Newton’s first law can be described in two different situations:

• An object that is at rest will stay at rest until an unbalanced force acts upon it.
• An object that is in motion will not change its velocity until an unbalanced force acts upon it.

The first statement is obvious for us to understand, but it’s the second statement where students may experience confusion unless they are familiar with concept of friction. For example, a ball will not roll across the room forever; it slows down and eventually comes to a stop. According to Newton’s first law, the ball comes to a stop because of a net external force applied in the direction opposite of its motion. This external force is due to a frictional force between the ball and the ground, as well as a frictional force between the ball and the air. If the room were frictionless and the ball were traveling in a vacuum, the net external force on the ball would be zero, therefore, it would travel with constant velocity as long as its path were unobstructed.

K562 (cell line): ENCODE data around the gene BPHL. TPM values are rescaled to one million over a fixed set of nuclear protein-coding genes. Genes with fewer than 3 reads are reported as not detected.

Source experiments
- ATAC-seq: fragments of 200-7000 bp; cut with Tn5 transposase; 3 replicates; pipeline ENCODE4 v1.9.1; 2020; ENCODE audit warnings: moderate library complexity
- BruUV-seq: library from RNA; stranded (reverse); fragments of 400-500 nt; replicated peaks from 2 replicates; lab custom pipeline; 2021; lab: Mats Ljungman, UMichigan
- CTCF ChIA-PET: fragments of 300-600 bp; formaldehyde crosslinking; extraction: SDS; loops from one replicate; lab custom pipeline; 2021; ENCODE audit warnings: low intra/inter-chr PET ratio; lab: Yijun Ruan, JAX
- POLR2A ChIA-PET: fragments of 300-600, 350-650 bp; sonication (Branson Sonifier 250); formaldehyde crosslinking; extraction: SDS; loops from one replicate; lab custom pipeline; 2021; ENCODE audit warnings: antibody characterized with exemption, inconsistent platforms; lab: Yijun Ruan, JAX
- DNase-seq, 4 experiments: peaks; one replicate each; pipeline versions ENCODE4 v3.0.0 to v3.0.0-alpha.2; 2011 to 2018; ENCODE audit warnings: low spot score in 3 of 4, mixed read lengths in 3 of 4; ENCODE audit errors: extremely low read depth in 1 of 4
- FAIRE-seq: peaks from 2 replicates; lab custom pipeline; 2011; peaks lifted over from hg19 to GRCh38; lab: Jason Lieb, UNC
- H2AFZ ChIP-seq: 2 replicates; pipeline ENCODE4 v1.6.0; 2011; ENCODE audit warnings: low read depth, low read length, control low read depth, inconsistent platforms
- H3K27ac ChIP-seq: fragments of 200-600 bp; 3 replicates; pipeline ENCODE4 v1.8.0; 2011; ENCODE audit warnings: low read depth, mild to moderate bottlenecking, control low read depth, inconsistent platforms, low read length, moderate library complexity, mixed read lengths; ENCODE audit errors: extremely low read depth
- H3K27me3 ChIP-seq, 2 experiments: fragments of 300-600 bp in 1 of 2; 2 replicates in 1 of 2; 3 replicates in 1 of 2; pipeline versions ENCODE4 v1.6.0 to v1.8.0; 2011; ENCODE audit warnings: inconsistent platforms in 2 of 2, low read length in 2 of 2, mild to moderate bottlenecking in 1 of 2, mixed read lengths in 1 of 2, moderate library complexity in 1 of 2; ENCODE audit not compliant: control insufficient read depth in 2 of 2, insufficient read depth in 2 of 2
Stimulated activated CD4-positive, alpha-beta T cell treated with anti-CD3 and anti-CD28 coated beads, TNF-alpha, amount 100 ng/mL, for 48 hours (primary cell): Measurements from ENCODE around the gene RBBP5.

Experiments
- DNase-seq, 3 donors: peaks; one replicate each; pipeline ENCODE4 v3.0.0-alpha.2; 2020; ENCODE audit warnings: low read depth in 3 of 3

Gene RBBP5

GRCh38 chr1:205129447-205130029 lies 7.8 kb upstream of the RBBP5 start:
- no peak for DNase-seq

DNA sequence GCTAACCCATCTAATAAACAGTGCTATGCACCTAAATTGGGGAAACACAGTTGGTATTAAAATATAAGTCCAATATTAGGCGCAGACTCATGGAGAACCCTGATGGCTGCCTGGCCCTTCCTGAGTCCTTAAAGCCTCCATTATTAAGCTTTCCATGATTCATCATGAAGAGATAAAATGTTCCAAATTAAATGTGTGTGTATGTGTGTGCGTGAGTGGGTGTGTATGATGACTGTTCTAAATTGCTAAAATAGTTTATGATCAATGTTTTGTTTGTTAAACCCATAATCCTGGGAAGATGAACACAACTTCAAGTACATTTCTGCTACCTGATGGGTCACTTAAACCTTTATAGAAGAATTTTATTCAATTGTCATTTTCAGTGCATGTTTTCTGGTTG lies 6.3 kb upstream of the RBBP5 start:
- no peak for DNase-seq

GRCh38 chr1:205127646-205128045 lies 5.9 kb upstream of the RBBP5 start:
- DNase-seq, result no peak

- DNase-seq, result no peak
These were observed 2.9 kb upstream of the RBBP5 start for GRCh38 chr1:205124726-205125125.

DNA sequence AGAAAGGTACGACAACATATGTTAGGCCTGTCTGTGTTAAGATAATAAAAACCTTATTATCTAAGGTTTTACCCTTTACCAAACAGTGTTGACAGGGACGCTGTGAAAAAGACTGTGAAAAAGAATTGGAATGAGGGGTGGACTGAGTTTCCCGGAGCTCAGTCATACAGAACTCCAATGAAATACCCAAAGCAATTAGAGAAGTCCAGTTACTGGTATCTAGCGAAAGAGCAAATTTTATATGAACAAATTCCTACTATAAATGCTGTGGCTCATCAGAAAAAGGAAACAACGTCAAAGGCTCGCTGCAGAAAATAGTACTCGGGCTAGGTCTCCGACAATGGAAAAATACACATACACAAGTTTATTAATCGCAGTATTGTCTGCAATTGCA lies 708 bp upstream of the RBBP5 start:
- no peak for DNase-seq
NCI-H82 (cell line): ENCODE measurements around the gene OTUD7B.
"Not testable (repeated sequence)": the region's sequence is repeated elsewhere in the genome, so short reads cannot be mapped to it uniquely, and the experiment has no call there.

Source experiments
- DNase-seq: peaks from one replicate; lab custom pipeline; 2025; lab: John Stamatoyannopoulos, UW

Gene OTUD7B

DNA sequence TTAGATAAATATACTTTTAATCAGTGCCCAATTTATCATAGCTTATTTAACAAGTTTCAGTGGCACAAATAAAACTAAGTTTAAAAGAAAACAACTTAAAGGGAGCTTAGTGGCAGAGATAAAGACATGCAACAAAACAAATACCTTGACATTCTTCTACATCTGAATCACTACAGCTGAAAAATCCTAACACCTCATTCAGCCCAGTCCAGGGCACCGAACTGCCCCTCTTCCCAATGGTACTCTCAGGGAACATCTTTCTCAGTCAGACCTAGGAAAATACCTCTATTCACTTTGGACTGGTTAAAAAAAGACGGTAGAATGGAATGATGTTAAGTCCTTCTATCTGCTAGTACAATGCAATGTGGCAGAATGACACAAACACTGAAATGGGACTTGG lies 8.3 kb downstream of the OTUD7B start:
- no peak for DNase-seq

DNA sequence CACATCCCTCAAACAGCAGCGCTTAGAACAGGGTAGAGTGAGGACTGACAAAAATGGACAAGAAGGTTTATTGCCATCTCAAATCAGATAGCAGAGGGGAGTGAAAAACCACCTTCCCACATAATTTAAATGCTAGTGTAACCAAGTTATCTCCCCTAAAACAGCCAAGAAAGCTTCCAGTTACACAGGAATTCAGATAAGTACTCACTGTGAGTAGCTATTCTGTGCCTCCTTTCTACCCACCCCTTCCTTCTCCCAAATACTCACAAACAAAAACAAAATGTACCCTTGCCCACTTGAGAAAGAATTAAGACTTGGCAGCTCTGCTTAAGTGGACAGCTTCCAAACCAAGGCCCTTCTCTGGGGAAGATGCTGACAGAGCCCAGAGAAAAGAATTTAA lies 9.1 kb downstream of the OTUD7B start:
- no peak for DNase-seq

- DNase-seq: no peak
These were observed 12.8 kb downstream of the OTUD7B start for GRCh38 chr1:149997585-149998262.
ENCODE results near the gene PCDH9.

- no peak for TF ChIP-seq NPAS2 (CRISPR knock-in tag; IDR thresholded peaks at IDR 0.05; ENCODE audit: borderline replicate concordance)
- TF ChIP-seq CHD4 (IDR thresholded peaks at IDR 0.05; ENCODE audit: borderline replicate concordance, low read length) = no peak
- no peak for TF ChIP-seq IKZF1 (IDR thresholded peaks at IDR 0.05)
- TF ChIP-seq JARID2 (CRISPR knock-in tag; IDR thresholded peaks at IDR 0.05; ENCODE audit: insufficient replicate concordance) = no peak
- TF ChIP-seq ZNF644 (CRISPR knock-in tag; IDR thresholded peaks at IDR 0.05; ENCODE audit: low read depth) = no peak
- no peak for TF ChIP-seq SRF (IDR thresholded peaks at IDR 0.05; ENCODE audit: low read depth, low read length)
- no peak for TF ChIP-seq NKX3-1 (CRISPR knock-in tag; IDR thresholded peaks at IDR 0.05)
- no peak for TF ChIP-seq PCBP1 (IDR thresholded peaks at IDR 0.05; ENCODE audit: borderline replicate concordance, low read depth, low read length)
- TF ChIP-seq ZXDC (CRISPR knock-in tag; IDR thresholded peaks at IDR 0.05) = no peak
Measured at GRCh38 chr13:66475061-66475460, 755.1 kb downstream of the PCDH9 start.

Newton's Second Law of Motion:

 The relationship between an object's mass m, its acceleration a, and the applied force F is F = ma. Acceleration and force are vectors; in this law the direction of the force vector is the same as the direction of the acceleration vector.

This second law allows quantitative calculations of dynamics: how do velocities change when forces are applied. This law distinguishes the difference between Newton and Aristotle. Under Aristotle’s physics, there is only a velocity if there is a force, whereas Newton acknowledges that an object with a certain velocity maintains that velocity unless a force acts on it to cause an acceleration (i.e. a change in the velocity).